Sturgeon: Muirfield decision to ban women is indefensible

Alistair Dunsmuir
By Alistair Dunsmuir May 19, 2016 13:41

The first minister of Scotland, Nicola Sturgeon, has said that Muirfield’s decision to continue refusing women on becoming members is “indefensible”.

Others have called the move, which means that the historic Scottish golf club will lose its right to host the Open, an “embarrassment for golf”.

The men-only privately owned links in East Lothian, which is the home of The Honourable Company of Edinburgh Golfers, is on the rota for hosting the Open Championship, which it last hosted in 2013. However, The R&A has said it will no longer allow clubs that refuse to let women join them host the tournament after this summer, when men-only Royal Troon, which is reviewing its policy, hosts the 2016 Open.

sturgeon

Nicola Sturgeon

Muirfield has announced it had voted against allowing women to join following a campaign that cited concerns about slow play and making women ‘feel uncomfortable’ among the ‘risks’ of admitting female members.

To admit women golfers as members, Muirfield needed two thirds (432) of its 648 eligible voters to back the move.

But after a two-year consultation process, it fell short of that number.

Nicola Sturgeon said Muirfield’s stance was “simply indefensible”.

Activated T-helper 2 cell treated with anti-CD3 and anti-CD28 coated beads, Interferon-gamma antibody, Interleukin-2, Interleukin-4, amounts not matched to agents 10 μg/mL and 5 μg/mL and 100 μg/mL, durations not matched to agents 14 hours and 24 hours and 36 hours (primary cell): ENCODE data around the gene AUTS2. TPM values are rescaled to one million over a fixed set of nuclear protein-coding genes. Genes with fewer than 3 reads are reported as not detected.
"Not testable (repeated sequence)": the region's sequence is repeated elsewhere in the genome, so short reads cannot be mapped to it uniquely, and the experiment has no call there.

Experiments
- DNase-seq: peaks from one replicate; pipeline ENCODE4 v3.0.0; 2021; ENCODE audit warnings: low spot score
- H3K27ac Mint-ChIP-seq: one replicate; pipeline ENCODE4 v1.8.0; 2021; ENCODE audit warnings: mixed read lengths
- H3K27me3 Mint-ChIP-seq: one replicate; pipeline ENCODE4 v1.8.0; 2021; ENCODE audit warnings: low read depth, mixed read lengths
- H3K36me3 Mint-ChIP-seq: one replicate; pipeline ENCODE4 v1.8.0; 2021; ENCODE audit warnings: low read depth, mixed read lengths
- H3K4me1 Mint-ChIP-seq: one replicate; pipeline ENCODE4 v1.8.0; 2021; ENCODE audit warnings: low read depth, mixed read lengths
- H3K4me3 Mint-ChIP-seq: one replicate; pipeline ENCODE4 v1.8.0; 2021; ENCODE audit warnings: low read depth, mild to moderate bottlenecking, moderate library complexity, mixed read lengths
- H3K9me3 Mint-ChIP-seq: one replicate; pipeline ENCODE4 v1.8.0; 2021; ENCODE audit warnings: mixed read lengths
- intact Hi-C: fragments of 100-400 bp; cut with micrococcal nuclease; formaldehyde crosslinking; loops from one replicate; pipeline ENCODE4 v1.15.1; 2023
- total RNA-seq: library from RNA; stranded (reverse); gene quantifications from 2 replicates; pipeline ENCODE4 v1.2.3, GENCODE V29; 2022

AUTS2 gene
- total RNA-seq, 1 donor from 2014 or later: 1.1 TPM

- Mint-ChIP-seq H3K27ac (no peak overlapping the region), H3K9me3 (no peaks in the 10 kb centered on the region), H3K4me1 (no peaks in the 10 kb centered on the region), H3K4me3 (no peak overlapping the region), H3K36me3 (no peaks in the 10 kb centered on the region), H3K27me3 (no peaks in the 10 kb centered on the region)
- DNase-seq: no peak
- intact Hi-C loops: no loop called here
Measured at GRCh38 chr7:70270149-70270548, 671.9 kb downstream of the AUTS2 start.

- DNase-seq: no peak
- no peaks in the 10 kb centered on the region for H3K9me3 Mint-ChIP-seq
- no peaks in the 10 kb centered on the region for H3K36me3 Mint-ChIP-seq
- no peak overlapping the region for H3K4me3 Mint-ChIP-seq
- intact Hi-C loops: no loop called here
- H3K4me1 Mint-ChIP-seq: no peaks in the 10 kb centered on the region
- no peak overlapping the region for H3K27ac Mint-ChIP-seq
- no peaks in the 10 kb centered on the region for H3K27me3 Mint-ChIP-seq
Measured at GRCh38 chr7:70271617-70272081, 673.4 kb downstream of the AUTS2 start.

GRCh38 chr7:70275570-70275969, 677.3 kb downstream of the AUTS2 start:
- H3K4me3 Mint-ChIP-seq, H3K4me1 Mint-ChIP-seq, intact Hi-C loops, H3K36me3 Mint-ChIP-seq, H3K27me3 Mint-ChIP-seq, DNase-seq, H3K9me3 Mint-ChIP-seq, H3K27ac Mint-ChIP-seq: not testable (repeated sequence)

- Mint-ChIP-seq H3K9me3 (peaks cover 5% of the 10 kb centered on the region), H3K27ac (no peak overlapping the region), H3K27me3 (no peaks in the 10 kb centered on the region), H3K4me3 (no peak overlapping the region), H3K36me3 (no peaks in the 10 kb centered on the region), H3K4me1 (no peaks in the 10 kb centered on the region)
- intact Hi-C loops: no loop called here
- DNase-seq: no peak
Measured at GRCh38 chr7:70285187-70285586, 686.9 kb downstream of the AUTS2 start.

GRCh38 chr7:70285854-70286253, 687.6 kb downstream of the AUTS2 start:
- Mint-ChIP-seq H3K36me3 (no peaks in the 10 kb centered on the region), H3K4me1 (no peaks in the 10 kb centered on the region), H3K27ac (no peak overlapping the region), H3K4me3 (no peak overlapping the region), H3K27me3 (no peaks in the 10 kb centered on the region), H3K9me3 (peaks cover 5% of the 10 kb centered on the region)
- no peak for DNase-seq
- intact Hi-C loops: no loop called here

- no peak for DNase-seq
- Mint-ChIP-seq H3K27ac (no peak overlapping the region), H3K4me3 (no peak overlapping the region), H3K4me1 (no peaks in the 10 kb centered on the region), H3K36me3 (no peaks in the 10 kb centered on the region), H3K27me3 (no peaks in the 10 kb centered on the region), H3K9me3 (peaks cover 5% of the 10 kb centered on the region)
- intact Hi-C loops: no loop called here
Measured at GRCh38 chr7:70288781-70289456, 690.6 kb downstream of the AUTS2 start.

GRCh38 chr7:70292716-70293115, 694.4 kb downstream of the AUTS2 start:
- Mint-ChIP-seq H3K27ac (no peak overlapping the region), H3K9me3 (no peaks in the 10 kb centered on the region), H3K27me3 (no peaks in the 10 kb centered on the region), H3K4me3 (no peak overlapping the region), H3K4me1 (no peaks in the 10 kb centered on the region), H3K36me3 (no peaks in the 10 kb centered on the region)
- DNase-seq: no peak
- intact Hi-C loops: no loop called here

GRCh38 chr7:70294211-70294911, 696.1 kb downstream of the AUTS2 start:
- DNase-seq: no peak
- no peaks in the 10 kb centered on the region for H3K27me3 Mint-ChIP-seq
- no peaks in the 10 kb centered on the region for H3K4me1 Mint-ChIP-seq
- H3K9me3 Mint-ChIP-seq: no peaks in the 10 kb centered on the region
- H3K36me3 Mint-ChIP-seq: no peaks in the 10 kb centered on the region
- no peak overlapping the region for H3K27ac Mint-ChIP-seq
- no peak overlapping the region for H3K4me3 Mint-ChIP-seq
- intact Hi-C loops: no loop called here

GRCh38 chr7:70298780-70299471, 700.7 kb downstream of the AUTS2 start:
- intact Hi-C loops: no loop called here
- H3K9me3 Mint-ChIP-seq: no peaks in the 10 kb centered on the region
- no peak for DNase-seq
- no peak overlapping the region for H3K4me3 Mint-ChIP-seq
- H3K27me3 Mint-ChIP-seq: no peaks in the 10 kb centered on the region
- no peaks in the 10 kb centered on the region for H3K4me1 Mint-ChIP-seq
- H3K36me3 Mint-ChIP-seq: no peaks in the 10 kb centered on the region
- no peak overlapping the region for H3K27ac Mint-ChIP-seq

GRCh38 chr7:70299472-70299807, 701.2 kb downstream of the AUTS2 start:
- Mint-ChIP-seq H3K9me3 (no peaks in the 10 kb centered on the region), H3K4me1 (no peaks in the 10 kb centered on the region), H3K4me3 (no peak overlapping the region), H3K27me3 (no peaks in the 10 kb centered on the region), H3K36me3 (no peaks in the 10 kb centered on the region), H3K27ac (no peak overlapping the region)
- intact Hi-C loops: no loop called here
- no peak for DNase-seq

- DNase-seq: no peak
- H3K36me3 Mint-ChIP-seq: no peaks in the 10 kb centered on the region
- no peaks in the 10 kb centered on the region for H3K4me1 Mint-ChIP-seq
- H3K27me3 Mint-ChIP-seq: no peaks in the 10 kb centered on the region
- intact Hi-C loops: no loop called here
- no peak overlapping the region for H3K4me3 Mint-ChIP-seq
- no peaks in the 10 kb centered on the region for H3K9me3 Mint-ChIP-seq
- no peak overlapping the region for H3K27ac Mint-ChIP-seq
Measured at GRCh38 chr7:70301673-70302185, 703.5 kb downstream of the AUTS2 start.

R&A chief executive Martin Slumbers added: “We have consistently said that it is a matter for the Honourable Company to conduct a review of its membership policy and that we would await their decision.

“The Open is one of the world’s great sporting events and going forward we will not stage the championship at a venue that does not admit women as members.

“Given the schedule for staging the Open, it would be some years before Muirfield would have been considered to host the championship again.

“If the policy at the club should change, we would reconsider Muirfield as a venue in future.”

Within minutes of the announcement, the hashtag Muirfield began trending on Twitter, with almost all the comments either negative about the club and the decision or praising The R&A for removing its Open hosting privelige.

Comments included “what an embarrassment for golf” and “this is everything that’s wrong with that sport”.

Golf writer Ewan Murray said: “Even a club not renowned for self-awareness has cause to be embarrassed.”

 

Alistair Dunsmuir
By Alistair Dunsmuir May 19, 2016 13:41
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